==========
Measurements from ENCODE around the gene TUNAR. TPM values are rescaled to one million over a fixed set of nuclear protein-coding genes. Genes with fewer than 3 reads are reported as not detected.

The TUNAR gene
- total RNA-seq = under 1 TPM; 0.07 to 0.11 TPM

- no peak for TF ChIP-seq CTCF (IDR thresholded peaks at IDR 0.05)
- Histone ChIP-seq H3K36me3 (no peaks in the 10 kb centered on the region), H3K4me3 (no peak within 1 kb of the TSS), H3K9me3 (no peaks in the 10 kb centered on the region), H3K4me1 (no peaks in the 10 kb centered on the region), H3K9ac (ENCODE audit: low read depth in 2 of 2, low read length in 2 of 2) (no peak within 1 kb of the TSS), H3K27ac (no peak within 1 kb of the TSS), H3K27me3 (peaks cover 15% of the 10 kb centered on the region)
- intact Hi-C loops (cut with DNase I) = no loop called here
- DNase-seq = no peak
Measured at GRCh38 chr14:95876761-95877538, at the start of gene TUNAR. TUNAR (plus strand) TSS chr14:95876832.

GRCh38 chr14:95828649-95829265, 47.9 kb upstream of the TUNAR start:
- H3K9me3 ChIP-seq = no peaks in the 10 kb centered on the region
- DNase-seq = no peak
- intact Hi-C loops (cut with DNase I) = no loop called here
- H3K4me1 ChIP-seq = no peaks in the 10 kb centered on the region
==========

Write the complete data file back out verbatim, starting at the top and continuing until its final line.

Measurements from ENCODE around the gene TUNAR. TPM values are rescaled to one million over a fixed set of nuclear protein-coding genes. Genes with fewer than 3 reads are reported as not detected.

The TUNAR gene
- total RNA-seq = under 1 TPM; 0.07 to 0.11 TPM

- no peak for TF ChIP-seq CTCF (IDR thresholded peaks at IDR 0.05)
- Histone ChIP-seq H3K36me3 (no peaks in the 10 kb centered on the region), H3K4me3 (no peak within 1 kb of the TSS), H3K9me3 (no peaks in the 10 kb centered on the region), H3K4me1 (no peaks in the 10 kb centered on the region), H3K9ac (ENCODE audit: low read depth in 2 of 2, low read length in 2 of 2) (no peak within 1 kb of the TSS), H3K27ac (no peak within 1 kb of the TSS), H3K27me3 (peaks cover 15% of the 10 kb centered on the region)
- intact Hi-C loops (cut with DNase I) = no loop called here
- DNase-seq = no peak
Measured at GRCh38 chr14:95876761-95877538, at the start of gene TUNAR. TUNAR (plus strand) TSS chr14:95876832.

GRCh38 chr14:95828649-95829265, 47.9 kb upstream of the TUNAR start:
- H3K9me3 ChIP-seq = no peaks in the 10 kb centered on the region
- DNase-seq = no peak
- intact Hi-C loops (cut with DNase I) = no loop called here
- H3K4me1 ChIP-seq = no peaks in the 10 kb centered on the region